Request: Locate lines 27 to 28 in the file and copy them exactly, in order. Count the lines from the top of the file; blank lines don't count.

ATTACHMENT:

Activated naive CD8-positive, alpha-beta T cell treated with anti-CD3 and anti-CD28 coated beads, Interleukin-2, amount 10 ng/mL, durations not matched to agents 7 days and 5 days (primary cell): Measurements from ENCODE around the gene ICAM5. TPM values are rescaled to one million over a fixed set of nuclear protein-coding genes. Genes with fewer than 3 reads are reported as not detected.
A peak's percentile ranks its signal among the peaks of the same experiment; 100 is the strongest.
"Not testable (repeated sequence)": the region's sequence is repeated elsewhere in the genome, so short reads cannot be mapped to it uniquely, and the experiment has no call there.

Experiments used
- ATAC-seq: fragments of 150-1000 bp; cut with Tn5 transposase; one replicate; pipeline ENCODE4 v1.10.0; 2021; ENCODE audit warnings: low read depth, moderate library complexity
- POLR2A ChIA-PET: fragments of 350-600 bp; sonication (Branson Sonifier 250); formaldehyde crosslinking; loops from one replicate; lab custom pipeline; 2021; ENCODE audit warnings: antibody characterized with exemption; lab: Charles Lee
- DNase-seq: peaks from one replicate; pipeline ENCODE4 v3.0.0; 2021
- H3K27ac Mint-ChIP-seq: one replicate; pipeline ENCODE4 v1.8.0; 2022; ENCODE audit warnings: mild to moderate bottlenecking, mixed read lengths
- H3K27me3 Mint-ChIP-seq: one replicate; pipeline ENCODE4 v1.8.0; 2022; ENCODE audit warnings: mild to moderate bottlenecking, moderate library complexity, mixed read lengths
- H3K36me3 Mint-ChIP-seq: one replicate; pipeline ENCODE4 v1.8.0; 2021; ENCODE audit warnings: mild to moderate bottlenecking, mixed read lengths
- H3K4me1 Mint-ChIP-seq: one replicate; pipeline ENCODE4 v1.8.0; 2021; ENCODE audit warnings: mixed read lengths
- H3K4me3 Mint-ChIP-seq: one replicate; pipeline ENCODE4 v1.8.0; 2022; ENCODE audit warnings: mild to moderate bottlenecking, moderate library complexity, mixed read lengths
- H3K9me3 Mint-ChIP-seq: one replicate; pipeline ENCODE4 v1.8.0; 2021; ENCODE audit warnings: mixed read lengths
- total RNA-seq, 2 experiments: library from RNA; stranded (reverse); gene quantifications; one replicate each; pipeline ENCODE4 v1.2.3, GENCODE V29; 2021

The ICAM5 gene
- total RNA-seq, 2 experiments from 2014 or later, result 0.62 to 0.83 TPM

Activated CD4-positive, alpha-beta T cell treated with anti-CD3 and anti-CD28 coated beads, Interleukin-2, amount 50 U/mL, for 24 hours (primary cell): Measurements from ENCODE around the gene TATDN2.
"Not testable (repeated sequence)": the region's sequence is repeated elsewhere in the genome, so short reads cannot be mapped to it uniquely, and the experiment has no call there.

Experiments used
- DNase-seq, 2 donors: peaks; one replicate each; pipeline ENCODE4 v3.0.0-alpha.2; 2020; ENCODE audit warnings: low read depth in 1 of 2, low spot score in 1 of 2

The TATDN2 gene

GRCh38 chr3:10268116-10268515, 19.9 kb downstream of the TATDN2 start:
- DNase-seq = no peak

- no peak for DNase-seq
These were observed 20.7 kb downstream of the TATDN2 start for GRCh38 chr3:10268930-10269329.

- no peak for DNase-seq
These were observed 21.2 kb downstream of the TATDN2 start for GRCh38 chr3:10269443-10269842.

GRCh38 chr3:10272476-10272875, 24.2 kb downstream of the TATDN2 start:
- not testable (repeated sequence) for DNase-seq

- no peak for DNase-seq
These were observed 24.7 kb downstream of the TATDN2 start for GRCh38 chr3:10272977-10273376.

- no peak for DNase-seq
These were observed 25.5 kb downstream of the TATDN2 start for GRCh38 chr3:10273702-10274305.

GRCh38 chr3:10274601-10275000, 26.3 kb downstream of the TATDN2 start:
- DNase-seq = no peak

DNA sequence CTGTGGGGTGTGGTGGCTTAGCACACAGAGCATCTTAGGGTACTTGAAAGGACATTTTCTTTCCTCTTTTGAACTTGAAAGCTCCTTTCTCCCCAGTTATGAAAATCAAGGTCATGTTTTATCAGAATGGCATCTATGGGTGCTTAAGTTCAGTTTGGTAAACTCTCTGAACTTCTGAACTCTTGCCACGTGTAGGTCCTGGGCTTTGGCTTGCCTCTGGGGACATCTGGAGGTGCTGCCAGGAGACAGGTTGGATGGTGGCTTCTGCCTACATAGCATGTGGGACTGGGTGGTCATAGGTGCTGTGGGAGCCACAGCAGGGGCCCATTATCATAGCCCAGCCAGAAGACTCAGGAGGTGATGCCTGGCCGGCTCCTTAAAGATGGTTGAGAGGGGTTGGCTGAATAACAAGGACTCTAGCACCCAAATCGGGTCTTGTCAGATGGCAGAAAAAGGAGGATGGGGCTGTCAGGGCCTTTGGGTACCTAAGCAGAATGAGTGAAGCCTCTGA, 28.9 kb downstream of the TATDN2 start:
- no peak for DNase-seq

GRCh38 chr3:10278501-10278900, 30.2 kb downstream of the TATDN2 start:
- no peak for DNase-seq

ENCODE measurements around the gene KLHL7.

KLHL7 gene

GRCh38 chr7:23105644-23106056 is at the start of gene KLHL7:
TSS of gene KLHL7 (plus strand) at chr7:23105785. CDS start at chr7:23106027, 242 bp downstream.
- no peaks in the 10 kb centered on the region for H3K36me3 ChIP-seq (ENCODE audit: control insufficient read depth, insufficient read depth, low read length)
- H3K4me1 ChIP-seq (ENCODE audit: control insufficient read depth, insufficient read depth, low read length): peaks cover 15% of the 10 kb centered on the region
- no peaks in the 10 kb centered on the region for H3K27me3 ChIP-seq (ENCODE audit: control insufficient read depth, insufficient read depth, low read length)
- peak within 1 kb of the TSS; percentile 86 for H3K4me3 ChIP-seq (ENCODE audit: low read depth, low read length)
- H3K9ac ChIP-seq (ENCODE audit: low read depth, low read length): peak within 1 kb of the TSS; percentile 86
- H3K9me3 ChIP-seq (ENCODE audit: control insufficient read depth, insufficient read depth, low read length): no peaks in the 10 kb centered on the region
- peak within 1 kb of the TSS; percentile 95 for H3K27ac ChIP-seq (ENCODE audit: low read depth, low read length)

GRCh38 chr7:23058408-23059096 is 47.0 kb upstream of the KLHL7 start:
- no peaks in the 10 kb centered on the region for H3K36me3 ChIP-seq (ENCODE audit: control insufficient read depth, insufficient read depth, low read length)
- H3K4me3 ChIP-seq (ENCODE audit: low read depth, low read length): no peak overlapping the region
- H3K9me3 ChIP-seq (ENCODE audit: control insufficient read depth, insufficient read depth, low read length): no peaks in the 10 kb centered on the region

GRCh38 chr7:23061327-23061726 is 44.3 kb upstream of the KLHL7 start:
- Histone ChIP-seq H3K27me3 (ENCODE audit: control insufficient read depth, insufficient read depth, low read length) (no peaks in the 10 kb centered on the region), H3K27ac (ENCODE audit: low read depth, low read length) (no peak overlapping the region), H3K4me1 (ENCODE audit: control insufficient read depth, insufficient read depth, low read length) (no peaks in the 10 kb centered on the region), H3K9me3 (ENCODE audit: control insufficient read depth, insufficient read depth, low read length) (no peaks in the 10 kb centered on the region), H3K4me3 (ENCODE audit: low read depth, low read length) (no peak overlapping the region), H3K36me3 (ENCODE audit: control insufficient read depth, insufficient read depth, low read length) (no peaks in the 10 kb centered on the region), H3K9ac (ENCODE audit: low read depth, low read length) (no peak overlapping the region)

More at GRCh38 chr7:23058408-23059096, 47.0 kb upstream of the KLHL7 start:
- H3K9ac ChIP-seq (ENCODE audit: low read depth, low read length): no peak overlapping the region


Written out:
These were observed 21.2 kb downstream of the TATDN2 start for GRCh38 chr3:10269443-10269842.

GRCh38 chr3:10272476-10272875, 24.2 kb downstream of the TATDN2 start: